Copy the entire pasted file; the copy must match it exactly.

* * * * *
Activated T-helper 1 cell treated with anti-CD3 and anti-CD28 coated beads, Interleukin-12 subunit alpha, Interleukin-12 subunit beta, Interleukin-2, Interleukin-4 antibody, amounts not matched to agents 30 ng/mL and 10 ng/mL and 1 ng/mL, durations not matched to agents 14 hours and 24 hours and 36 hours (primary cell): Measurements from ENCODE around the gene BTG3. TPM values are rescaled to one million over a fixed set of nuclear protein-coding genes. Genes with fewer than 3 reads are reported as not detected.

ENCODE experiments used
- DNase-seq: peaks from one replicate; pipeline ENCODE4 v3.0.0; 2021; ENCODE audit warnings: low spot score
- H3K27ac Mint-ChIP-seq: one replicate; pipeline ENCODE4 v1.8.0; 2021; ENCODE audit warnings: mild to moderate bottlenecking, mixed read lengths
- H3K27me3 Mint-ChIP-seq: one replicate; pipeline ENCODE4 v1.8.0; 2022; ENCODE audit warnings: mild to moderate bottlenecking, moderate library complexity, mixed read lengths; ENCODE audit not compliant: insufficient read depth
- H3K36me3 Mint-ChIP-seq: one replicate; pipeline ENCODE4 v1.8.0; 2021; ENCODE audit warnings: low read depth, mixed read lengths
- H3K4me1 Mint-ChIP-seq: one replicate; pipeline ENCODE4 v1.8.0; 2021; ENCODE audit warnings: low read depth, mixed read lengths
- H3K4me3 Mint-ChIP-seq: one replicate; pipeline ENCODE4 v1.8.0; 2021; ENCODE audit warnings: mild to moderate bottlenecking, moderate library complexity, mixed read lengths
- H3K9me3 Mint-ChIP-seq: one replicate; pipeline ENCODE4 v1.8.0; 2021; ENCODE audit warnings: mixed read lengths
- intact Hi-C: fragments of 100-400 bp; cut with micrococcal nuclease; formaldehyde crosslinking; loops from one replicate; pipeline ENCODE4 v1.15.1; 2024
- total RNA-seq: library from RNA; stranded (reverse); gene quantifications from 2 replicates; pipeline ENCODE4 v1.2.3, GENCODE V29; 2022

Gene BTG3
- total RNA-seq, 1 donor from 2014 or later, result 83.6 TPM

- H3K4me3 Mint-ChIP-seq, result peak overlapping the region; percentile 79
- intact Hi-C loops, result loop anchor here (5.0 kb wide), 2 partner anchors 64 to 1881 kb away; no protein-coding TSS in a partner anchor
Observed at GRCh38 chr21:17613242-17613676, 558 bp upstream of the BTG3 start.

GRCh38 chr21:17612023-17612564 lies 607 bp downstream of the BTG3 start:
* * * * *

Activated T-helper 1 cell treated with anti-CD3 and anti-CD28 coated beads, Interleukin-12 subunit alpha, Interleukin-12 subunit beta, Interleukin-2, Interleukin-4 antibody, amounts not matched to agents 30 ng/mL and 10 ng/mL and 1 ng/mL, durations not matched to agents 14 hours and 24 hours and 36 hours (primary cell): Measurements from ENCODE around the gene BTG3. TPM values are rescaled to one million over a fixed set of nuclear protein-coding genes. Genes with fewer than 3 reads are reported as not detected.

ENCODE experiments used
- DNase-seq: peaks from one replicate; pipeline ENCODE4 v3.0.0; 2021; ENCODE audit warnings: low spot score
- H3K27ac Mint-ChIP-seq: one replicate; pipeline ENCODE4 v1.8.0; 2021; ENCODE audit warnings: mild to moderate bottlenecking, mixed read lengths
- H3K27me3 Mint-ChIP-seq: one replicate; pipeline ENCODE4 v1.8.0; 2022; ENCODE audit warnings: mild to moderate bottlenecking, moderate library complexity, mixed read lengths; ENCODE audit not compliant: insufficient read depth
- H3K36me3 Mint-ChIP-seq: one replicate; pipeline ENCODE4 v1.8.0; 2021; ENCODE audit warnings: low read depth, mixed read lengths
- H3K4me1 Mint-ChIP-seq: one replicate; pipeline ENCODE4 v1.8.0; 2021; ENCODE audit warnings: low read depth, mixed read lengths
- H3K4me3 Mint-ChIP-seq: one replicate; pipeline ENCODE4 v1.8.0; 2021; ENCODE audit warnings: mild to moderate bottlenecking, moderate library complexity, mixed read lengths
- H3K9me3 Mint-ChIP-seq: one replicate; pipeline ENCODE4 v1.8.0; 2021; ENCODE audit warnings: mixed read lengths
- intact Hi-C: fragments of 100-400 bp; cut with micrococcal nuclease; formaldehyde crosslinking; loops from one replicate; pipeline ENCODE4 v1.15.1; 2024
- total RNA-seq: library from RNA; stranded (reverse); gene quantifications from 2 replicates; pipeline ENCODE4 v1.2.3, GENCODE V29; 2022

Gene BTG3
- total RNA-seq, 1 donor from 2014 or later, result 83.6 TPM

- H3K4me3 Mint-ChIP-seq, result peak overlapping the region; percentile 79
- intact Hi-C loops, result loop anchor here (5.0 kb wide), 2 partner anchors 64 to 1881 kb away; no protein-coding TSS in a partner anchor
Observed at GRCh38 chr21:17613242-17613676, 558 bp upstream of the BTG3 start.

GRCh38 chr21:17612023-17612564 lies 607 bp downstream of the BTG3 start: